First published by Sinfini on 24 April, 2014
Week 1: Prom 6, July 22
If the Proms belong to any one composer this year, it’s Richard Strauss. For his 150th anniversary the festival delves into his various musical guises, from the violent modernism of Elektra and Salome (see below) to the intimacy of his love songs (ditto) to the grand bravado of his orchestral showpieces. First up is is Strauss the whimsical romanticist: Glyndebourne trade bucolic Sussex for Kensington and import a semi-staged version of their new Der Rosenkavalier. The superb English soprano Kate Royal makes her role debut as the Marschallin and Glyndebourne’s new music director Robin Ticciati conducts the London Philharmonic Orchestra â€“ he should draw the elegant, heartfelt best out of them.
Week 2: Prom 17, July 29 (late night)
Rameau’s grand motets
By no means all music, or indeed all performers, can cope with the gargantuan echo chamber that is the Royal Albert Hall, but the grand motets of Jean-Philippe Rameau should fill the space just fine. These works were written for the Chapel Royal of Louis XIV: think aching, ardent sacred drama on a scale where less is definitely not considered more. Few ensembles are better placed to summon Rameau’s sensuous, sumptuous scoring than Les Arts Florissants â€“ in fact, when William Christie founded the French ensemble more than three decades ago he had exactly this repertoire in mind.
Week 3: Prom 28, August 7
In the first half of this concert the brilliant Canadian violinist Leila Josefowicz plays a new violin concerto by Italian composer Luca Francesconi, a student of Berio and Stockhausen whose music bears traces of both but sounds intriguingly his own. After the interval it’s the stark, ritualistic tragedy of Stravinsky’s Oedipus Rex: Latin solemnity, neo-baroque astringency and Verdian grandeur rolled into one monumental opera-oratorio. It’s quite the showcase for the BBC Symphony Orchestra’s new(ish) chief conductor Sakari Oramo, who also has his first-ever Last Night of the Proms to dread/look forward to.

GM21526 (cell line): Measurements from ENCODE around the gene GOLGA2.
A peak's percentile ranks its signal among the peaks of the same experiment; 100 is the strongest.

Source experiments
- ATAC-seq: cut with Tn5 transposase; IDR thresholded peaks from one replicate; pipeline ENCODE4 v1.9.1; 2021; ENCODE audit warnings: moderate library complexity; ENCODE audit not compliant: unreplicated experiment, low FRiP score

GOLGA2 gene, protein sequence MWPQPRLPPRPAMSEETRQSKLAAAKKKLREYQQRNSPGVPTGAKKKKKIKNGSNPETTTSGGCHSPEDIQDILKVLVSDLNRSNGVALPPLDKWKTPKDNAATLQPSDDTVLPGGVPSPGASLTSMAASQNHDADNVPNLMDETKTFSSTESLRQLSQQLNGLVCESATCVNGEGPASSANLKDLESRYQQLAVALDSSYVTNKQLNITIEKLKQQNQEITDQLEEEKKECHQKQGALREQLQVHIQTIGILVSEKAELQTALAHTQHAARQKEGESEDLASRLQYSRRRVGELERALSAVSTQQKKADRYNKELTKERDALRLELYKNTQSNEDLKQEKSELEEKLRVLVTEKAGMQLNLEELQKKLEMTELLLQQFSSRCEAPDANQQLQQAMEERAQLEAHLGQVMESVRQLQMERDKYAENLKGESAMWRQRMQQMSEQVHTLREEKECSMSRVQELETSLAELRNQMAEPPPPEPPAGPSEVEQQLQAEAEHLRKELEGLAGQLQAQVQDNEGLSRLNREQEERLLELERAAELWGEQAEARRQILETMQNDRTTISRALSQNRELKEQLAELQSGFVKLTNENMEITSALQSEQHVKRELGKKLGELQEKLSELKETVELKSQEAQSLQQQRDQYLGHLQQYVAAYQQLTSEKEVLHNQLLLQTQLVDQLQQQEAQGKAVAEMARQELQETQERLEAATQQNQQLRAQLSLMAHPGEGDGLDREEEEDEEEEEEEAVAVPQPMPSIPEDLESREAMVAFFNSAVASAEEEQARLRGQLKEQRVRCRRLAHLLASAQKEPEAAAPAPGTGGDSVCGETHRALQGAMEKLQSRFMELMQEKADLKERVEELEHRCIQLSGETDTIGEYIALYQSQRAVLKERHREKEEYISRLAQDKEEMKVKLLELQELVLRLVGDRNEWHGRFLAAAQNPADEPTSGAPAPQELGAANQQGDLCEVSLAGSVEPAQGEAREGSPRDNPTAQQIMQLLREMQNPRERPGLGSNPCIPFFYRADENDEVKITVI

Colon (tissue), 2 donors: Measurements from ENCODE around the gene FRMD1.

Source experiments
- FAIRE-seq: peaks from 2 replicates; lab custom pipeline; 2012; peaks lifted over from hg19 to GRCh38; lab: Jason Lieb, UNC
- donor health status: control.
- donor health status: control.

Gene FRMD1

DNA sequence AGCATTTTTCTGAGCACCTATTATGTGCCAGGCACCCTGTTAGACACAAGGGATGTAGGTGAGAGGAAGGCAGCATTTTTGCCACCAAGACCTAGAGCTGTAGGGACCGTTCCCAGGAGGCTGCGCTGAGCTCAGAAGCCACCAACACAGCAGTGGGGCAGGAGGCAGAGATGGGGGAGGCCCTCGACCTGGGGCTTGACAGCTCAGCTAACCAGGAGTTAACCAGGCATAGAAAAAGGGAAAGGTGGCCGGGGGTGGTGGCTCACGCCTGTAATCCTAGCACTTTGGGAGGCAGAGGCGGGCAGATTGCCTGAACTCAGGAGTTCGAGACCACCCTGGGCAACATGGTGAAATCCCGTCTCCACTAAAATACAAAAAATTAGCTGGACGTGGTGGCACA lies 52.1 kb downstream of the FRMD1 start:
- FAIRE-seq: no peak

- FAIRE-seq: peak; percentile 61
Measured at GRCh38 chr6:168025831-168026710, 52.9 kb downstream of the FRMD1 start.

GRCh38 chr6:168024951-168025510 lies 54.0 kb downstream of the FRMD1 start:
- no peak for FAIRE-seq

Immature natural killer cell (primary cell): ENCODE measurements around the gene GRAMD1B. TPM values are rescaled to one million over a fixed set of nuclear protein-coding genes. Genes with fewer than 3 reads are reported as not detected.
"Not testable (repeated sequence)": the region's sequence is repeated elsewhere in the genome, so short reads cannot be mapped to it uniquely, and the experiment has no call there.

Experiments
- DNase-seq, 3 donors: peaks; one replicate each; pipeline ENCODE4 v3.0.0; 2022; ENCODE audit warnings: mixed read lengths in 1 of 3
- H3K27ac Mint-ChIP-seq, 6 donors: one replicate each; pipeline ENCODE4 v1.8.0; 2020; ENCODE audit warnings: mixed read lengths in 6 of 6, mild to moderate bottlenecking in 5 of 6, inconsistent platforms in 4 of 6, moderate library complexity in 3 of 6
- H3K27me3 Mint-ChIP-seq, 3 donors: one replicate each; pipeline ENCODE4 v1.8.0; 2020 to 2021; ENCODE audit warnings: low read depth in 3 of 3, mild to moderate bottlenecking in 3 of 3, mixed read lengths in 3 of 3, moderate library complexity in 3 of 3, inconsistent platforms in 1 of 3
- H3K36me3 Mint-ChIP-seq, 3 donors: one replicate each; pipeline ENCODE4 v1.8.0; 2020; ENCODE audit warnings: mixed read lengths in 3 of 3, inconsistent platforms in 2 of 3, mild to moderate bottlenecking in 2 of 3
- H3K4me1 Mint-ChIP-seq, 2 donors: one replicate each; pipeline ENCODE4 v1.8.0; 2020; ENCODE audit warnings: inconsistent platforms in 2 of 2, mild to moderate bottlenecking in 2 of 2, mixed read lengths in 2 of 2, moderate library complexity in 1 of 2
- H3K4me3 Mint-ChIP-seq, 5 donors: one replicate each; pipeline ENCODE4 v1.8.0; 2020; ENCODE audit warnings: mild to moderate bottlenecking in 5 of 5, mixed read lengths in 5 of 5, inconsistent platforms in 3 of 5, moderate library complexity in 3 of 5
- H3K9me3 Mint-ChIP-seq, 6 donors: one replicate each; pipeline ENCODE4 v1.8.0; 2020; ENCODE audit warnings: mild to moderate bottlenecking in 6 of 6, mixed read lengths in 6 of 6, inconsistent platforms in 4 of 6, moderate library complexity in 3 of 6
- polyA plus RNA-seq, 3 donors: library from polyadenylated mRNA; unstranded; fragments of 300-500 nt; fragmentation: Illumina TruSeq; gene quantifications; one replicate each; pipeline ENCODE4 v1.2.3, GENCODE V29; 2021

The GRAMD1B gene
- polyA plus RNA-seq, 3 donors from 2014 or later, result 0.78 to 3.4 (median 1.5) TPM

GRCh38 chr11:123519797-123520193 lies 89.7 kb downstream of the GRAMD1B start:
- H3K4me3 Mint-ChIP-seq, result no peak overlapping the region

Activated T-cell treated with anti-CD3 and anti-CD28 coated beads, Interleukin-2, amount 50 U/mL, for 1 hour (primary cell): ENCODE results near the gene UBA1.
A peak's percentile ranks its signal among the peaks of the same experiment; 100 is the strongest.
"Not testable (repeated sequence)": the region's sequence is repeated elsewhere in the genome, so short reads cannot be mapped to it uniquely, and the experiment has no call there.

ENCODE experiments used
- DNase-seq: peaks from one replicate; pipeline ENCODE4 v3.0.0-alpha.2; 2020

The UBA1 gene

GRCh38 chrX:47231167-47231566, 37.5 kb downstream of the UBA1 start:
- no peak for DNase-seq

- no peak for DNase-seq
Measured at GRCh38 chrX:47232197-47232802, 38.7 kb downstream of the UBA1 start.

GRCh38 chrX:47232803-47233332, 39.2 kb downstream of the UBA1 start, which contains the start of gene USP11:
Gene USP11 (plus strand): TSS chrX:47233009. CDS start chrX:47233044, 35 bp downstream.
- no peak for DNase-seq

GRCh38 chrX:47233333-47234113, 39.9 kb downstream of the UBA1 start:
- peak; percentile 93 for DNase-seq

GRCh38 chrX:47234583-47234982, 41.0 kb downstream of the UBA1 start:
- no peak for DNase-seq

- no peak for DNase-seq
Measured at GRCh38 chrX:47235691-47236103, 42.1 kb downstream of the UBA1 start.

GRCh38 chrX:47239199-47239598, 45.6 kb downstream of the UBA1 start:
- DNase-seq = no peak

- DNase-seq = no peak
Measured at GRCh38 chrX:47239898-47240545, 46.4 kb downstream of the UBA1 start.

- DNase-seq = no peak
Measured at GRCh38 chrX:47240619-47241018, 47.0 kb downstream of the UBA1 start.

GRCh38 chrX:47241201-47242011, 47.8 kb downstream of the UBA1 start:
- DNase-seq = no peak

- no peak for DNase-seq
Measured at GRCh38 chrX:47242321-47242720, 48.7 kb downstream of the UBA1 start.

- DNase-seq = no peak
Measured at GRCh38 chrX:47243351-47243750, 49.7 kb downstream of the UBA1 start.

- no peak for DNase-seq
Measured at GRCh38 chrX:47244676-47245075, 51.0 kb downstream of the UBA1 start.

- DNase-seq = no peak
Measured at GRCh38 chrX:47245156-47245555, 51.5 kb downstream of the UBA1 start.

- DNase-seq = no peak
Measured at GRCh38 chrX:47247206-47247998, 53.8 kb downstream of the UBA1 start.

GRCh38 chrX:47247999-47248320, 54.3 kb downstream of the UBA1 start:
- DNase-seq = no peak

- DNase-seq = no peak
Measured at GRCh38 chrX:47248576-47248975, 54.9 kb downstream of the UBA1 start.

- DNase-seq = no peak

Week 4: Prom 37, August 13 (late night)
It’s been nearly 50 years since Steve Reich was messing around with tapes of a Pentecostal street preacher and realised, almost by accident, that running two recordings slightly out of synch could produce a pretty hypnotic effect. The result was his 1965 breakthrough It’s Gonna Rain and the birth of phase music. Two decades later Reich expanded into minimalism on an altogether grander scale with The Desert Music, a plush 45-minute epic for chorus and orchestra. The BBC Singers and Endymion revive these two landmark works â€“ ideal ambient stuff for the mellowness of a late-night Prom.
Week 5: Proms Chamber Music 5, August 18
Alice Coote and Julius Drake
Alice Coote sounds like no other mezzo-soprano. Her colour palette is beautifully unconventional, full of unique pockets of expression. Add to that her intelligent way with words â€“ each one matters, none is overdone â€“ plus her knack for conveying profound emotion without ever becoming sentimental, and this programme of tender early Strauss songs and Wolf’s darkly volatile MÃ¶rike and Goethe Lieder should make for fresh and vivid listening.
Week 6: Prom 53, August 26
Budapest Festival Orchestra